Interesting discussion. Ben Lawry will tell you that straight is the way to go. He did a demonstration for us that made complete sense to me. It was very technical, and I need to do more work to figure it all out for myself, but the conclusion I came to was that he is right for the stroke he is doing. He is teaching a power stroke, similar to a racing stroke, with a very high angle. As I work more on this technique I may find that the bent shaft I've been using for 5 years needs to be replaced, but I suspect not.
I find every stroke and brace easier with a bent shaft because I always know exactly where my blades are. Unlike other commenters, I find myself able to put my hands wherever I want on the shaft for specific strokes or to counter wind. I roll better as well. I can feather it in 15 degree increments if I want, but generally it seems paddling instructors and long time paddlers are moving away from high degree feather paddling because the repetitive rotation at the wrist leads to repetitive use injuries, which I have experienced. Ben Lawry also did a demo to show how a feather makes no real difference in a headwind.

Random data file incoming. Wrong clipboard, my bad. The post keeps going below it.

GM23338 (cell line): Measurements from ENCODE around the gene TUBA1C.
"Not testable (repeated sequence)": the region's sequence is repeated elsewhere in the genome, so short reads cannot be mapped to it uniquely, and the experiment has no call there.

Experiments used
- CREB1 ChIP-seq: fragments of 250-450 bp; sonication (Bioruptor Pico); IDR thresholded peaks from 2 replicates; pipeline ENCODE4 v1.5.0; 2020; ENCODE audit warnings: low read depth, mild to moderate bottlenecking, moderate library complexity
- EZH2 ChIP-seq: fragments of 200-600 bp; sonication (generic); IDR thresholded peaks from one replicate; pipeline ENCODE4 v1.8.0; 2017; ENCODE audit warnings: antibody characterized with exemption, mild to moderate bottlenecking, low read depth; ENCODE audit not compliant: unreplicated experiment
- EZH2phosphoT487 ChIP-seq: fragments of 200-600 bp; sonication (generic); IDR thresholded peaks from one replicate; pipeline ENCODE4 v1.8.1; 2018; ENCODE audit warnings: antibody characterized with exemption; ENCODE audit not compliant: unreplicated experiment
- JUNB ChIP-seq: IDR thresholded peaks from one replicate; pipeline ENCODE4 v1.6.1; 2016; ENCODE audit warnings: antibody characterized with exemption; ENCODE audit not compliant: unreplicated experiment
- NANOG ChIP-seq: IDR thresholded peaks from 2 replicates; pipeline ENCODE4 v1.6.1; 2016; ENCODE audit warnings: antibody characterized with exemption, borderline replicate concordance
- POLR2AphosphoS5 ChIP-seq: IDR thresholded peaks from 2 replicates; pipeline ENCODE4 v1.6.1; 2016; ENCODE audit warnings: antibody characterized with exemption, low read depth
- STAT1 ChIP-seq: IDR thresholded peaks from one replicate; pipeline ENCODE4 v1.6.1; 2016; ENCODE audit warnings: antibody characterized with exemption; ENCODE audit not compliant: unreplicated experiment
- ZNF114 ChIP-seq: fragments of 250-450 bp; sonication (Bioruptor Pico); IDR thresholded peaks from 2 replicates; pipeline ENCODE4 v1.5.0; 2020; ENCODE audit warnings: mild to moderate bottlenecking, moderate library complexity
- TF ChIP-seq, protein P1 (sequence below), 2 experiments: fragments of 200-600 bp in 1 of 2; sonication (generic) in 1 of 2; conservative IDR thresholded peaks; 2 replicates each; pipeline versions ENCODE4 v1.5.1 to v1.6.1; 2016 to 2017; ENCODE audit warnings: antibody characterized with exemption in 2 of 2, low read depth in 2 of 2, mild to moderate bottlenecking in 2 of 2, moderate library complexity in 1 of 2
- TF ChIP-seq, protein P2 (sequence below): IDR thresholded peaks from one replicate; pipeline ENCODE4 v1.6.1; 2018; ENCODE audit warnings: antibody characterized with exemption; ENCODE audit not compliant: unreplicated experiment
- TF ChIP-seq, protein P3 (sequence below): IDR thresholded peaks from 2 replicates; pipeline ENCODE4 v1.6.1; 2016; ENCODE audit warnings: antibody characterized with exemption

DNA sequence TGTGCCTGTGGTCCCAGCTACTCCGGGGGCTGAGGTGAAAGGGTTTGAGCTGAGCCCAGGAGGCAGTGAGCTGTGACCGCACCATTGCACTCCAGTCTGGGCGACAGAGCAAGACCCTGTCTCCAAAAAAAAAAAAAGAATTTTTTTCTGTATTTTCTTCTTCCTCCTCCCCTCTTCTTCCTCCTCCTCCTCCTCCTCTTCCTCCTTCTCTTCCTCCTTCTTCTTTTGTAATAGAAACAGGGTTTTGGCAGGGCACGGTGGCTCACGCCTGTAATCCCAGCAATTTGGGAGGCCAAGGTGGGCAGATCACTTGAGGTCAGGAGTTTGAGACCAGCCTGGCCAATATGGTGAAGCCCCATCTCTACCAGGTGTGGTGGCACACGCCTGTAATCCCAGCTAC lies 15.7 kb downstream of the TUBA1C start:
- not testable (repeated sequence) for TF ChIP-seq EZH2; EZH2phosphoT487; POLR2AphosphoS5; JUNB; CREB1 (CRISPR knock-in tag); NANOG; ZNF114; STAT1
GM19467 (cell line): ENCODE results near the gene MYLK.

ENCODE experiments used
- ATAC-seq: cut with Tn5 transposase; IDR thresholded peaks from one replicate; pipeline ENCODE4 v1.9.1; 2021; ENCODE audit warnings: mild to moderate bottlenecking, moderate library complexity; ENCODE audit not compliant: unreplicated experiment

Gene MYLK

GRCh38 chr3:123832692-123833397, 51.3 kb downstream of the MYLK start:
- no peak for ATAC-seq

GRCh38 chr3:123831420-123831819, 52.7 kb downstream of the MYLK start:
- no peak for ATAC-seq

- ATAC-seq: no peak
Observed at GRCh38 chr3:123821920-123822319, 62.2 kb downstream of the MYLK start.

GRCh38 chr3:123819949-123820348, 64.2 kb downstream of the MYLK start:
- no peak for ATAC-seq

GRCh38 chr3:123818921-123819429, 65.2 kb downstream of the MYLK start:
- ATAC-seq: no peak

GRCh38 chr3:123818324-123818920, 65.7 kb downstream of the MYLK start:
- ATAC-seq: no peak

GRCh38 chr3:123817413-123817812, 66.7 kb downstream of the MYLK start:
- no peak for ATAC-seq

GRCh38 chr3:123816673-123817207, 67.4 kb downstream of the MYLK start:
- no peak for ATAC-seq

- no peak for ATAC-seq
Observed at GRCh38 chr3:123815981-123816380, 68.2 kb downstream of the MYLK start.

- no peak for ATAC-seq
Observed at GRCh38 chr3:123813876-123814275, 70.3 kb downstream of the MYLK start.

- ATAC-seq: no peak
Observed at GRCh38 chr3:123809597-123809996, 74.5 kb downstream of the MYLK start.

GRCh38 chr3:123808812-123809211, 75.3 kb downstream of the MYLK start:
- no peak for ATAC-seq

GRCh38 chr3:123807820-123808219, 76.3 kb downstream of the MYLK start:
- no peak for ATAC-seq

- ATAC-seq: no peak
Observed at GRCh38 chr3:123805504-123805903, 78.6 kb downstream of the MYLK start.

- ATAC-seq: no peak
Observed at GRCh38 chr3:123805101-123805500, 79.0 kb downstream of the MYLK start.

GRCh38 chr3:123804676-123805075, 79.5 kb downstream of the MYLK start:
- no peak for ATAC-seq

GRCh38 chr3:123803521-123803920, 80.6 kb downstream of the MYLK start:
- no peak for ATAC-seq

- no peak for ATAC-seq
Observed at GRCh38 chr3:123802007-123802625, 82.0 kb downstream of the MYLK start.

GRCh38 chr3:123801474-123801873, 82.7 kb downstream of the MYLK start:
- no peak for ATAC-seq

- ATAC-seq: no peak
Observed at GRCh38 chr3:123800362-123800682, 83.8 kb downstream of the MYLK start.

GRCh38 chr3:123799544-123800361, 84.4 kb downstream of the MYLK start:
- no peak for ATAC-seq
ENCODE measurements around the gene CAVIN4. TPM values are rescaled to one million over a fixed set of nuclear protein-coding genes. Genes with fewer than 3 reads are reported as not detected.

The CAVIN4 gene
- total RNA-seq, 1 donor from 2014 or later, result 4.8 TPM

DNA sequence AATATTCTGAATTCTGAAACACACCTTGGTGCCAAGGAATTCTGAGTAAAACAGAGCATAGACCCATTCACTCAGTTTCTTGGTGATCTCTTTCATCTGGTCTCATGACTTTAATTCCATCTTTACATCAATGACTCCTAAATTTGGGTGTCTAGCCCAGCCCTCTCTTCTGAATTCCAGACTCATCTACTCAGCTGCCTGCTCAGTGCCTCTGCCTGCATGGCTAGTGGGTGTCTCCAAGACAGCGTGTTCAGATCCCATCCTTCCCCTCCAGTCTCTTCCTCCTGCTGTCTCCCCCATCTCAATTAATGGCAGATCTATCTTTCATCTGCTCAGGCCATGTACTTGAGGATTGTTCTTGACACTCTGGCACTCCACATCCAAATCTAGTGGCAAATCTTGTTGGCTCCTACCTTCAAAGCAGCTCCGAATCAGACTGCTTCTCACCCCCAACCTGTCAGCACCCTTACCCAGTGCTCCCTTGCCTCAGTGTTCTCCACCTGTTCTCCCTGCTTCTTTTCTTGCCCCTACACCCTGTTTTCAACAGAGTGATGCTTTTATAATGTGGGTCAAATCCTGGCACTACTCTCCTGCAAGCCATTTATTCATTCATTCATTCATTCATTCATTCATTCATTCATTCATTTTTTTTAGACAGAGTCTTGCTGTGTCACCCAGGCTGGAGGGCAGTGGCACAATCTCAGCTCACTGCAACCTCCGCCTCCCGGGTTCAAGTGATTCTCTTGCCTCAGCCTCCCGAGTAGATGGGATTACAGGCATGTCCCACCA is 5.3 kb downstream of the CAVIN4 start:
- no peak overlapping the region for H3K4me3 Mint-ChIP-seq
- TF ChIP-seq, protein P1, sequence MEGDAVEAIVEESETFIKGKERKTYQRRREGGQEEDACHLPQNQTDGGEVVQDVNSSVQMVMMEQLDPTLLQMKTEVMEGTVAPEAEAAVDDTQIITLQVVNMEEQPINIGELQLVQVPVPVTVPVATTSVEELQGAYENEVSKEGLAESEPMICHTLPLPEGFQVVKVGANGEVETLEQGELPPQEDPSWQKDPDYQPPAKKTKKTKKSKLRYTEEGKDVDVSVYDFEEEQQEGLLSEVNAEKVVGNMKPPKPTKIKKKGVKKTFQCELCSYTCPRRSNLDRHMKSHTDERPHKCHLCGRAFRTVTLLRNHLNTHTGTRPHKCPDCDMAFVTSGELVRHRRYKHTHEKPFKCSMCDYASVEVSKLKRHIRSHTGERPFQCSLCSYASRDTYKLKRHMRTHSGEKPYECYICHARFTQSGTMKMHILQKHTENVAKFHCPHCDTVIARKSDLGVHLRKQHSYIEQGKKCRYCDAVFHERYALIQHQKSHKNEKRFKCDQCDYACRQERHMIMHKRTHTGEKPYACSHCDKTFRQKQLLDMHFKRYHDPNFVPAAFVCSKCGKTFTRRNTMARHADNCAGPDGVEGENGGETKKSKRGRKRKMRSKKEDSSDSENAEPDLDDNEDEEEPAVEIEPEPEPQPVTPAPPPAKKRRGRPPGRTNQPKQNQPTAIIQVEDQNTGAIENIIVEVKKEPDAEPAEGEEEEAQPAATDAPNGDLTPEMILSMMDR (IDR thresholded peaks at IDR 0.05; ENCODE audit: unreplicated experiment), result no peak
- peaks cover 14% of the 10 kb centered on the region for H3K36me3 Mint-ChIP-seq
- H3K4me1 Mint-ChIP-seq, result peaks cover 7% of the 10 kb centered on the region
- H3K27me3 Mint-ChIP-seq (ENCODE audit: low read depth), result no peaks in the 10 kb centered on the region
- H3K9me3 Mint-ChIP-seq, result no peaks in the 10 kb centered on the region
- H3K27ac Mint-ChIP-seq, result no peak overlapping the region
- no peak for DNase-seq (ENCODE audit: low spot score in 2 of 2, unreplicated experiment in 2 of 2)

My arms sighed with relief when I got my first crankshaft, and my wrists and hands are sore/numb for days if I use my straight shaft spare for a long paddle.
My final note is that a crankshaft is more expensive than a straight one, but not prohibitively. Good paddles are expensive either way.